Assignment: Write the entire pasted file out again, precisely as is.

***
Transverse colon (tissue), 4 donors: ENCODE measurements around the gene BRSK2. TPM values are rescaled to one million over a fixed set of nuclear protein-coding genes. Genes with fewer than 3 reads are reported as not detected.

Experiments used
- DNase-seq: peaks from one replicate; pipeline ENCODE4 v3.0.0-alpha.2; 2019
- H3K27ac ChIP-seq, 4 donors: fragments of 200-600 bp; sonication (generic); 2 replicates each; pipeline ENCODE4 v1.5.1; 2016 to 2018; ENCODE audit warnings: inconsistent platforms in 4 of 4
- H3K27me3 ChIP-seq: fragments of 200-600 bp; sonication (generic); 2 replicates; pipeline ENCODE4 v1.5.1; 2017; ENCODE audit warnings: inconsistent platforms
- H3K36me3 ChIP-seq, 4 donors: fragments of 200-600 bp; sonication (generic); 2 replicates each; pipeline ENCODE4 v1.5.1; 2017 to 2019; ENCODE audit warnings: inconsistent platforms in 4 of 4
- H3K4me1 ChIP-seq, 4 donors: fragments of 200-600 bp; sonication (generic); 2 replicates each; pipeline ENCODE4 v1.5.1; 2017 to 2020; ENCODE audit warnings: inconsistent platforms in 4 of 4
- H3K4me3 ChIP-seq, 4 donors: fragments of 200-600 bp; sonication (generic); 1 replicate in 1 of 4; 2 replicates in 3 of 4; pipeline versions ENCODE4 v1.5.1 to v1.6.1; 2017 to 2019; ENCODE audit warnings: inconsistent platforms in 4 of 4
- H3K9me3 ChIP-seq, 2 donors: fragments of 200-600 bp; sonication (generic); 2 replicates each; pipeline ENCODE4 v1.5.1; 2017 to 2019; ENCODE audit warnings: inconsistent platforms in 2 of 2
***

Transverse colon (tissue), 4 donors: ENCODE measurements around the gene BRSK2. TPM values are rescaled to one million over a fixed set of nuclear protein-coding genes. Genes with fewer than 3 reads are reported as not detected.

Experiments used
- DNase-seq: peaks from one replicate; pipeline ENCODE4 v3.0.0-alpha.2; 2019
- H3K27ac ChIP-seq, 4 donors: fragments of 200-600 bp; sonication (generic); 2 replicates each; pipeline ENCODE4 v1.5.1; 2016 to 2018; ENCODE audit warnings: inconsistent platforms in 4 of 4
- H3K27me3 ChIP-seq: fragments of 200-600 bp; sonication (generic); 2 replicates; pipeline ENCODE4 v1.5.1; 2017; ENCODE audit warnings: inconsistent platforms
- H3K36me3 ChIP-seq, 4 donors: fragments of 200-600 bp; sonication (generic); 2 replicates each; pipeline ENCODE4 v1.5.1; 2017 to 2019; ENCODE audit warnings: inconsistent platforms in 4 of 4
- H3K4me1 ChIP-seq, 4 donors: fragments of 200-600 bp; sonication (generic); 2 replicates each; pipeline ENCODE4 v1.5.1; 2017 to 2020; ENCODE audit warnings: inconsistent platforms in 4 of 4
- H3K4me3 ChIP-seq, 4 donors: fragments of 200-600 bp; sonication (generic); 1 replicate in 1 of 4; 2 replicates in 3 of 4; pipeline versions ENCODE4 v1.5.1 to v1.6.1; 2017 to 2019; ENCODE audit warnings: inconsistent platforms in 4 of 4
- H3K9me3 ChIP-seq, 2 donors: fragments of 200-600 bp; sonication (generic); 2 replicates each; pipeline ENCODE4 v1.5.1; 2017 to 2019; ENCODE audit warnings: inconsistent platforms in 2 of 2